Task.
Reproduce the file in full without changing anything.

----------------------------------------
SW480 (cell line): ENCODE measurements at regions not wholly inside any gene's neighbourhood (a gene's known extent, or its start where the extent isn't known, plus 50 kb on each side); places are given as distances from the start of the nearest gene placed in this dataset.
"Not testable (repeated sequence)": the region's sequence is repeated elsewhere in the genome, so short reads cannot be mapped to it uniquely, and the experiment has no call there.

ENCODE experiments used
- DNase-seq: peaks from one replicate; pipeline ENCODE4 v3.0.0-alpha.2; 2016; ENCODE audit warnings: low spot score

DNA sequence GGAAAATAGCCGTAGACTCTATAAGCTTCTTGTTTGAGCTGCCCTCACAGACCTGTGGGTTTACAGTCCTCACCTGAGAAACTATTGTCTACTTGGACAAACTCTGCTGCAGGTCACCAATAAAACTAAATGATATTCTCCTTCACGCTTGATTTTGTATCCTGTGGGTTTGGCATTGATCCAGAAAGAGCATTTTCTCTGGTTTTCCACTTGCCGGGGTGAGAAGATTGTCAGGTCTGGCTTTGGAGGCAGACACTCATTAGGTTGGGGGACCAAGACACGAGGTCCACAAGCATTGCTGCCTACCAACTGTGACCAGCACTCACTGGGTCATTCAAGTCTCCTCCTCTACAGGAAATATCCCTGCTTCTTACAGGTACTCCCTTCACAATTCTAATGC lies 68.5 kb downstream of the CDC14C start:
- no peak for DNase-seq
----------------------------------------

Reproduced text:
SW480 (cell line): ENCODE measurements at regions not wholly inside any gene's neighbourhood (a gene's known extent, or its start where the extent isn't known, plus 50 kb on each side); places are given as distances from the start of the nearest gene placed in this dataset.
"Not testable (repeated sequence)": the region's sequence is repeated elsewhere in the genome, so short reads cannot be mapped to it uniquely, and the experiment has no call there.

ENCODE experiments used
- DNase-seq: peaks from one replicate; pipeline ENCODE4 v3.0.0-alpha.2; 2016; ENCODE audit warnings: low spot score

DNA sequence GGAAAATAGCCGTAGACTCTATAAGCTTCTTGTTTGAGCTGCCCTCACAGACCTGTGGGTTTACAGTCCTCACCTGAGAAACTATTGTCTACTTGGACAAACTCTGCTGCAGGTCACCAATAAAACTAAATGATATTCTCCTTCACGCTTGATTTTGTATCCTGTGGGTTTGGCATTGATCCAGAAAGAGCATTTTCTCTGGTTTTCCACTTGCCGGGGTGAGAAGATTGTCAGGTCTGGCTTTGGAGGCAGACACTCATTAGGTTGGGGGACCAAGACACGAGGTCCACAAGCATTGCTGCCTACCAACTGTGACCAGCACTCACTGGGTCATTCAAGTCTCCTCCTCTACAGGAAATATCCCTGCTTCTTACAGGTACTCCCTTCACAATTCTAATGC lies 68.5 kb downstream of the CDC14C start:
- no peak for DNase-seq